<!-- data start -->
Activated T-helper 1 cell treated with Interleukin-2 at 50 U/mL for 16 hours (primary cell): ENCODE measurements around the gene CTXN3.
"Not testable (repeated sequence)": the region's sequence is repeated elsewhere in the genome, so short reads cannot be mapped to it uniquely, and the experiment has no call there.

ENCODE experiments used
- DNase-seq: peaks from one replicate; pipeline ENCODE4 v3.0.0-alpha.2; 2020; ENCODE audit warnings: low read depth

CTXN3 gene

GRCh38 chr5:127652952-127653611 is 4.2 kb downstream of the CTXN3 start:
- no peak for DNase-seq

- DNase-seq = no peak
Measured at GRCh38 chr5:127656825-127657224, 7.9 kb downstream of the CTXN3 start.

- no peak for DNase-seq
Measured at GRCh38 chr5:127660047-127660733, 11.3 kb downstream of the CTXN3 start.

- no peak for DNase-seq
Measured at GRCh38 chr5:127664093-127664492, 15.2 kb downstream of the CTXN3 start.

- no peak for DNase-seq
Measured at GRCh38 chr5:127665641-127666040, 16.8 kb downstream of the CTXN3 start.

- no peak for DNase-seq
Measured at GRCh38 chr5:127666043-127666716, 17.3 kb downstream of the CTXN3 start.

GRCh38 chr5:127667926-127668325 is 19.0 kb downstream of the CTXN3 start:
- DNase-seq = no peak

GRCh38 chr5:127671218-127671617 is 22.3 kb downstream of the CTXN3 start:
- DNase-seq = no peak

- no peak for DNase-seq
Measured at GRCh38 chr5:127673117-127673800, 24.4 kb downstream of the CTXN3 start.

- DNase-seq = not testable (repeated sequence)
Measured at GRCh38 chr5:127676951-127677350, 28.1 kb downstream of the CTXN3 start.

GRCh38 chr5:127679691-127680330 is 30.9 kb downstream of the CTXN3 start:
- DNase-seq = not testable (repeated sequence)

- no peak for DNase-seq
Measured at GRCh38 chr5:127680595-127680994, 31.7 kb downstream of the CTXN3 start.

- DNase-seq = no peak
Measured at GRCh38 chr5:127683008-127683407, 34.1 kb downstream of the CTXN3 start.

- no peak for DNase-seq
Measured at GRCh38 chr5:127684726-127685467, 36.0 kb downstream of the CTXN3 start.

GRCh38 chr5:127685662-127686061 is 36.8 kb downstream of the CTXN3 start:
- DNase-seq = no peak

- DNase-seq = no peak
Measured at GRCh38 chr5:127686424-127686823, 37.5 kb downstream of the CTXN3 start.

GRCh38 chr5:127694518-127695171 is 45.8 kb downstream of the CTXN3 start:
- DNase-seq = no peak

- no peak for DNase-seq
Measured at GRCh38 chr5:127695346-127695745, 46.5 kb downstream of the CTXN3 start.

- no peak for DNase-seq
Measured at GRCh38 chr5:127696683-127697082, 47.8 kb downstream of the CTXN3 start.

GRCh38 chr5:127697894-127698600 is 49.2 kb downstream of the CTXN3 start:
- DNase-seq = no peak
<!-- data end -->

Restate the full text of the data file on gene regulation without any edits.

Activated T-helper 1 cell treated with Interleukin-2 at 50 U/mL for 16 hours (primary cell): ENCODE measurements around the gene CTXN3.
"Not testable (repeated sequence)": the region's sequence is repeated elsewhere in the genome, so short reads cannot be mapped to it uniquely, and the experiment has no call there.

ENCODE experiments used
- DNase-seq: peaks from one replicate; pipeline ENCODE4 v3.0.0-alpha.2; 2020; ENCODE audit warnings: low read depth

CTXN3 gene

GRCh38 chr5:127652952-127653611 is 4.2 kb downstream of the CTXN3 start:
- no peak for DNase-seq

- DNase-seq = no peak
Measured at GRCh38 chr5:127656825-127657224, 7.9 kb downstream of the CTXN3 start.

- no peak for DNase-seq
Measured at GRCh38 chr5:127660047-127660733, 11.3 kb downstream of the CTXN3 start.

- no peak for DNase-seq
Measured at GRCh38 chr5:127664093-127664492, 15.2 kb downstream of the CTXN3 start.

- no peak for DNase-seq
Measured at GRCh38 chr5:127665641-127666040, 16.8 kb downstream of the CTXN3 start.

- no peak for DNase-seq
Measured at GRCh38 chr5:127666043-127666716, 17.3 kb downstream of the CTXN3 start.

GRCh38 chr5:127667926-127668325 is 19.0 kb downstream of the CTXN3 start:
- DNase-seq = no peak

GRCh38 chr5:127671218-127671617 is 22.3 kb downstream of the CTXN3 start:
- DNase-seq = no peak

- no peak for DNase-seq
Measured at GRCh38 chr5:127673117-127673800, 24.4 kb downstream of the CTXN3 start.

- DNase-seq = not testable (repeated sequence)
Measured at GRCh38 chr5:127676951-127677350, 28.1 kb downstream of the CTXN3 start.

GRCh38 chr5:127679691-127680330 is 30.9 kb downstream of the CTXN3 start:
- DNase-seq = not testable (repeated sequence)

- no peak for DNase-seq
Measured at GRCh38 chr5:127680595-127680994, 31.7 kb downstream of the CTXN3 start.

- DNase-seq = no peak
Measured at GRCh38 chr5:127683008-127683407, 34.1 kb downstream of the CTXN3 start.

- no peak for DNase-seq
Measured at GRCh38 chr5:127684726-127685467, 36.0 kb downstream of the CTXN3 start.

GRCh38 chr5:127685662-127686061 is 36.8 kb downstream of the CTXN3 start:
- DNase-seq = no peak

- DNase-seq = no peak
Measured at GRCh38 chr5:127686424-127686823, 37.5 kb downstream of the CTXN3 start.

GRCh38 chr5:127694518-127695171 is 45.8 kb downstream of the CTXN3 start:
- DNase-seq = no peak

- no peak for DNase-seq
Measured at GRCh38 chr5:127695346-127695745, 46.5 kb downstream of the CTXN3 start.

- no peak for DNase-seq
Measured at GRCh38 chr5:127696683-127697082, 47.8 kb downstream of the CTXN3 start.

GRCh38 chr5:127697894-127698600 is 49.2 kb downstream of the CTXN3 start:
- DNase-seq = no peak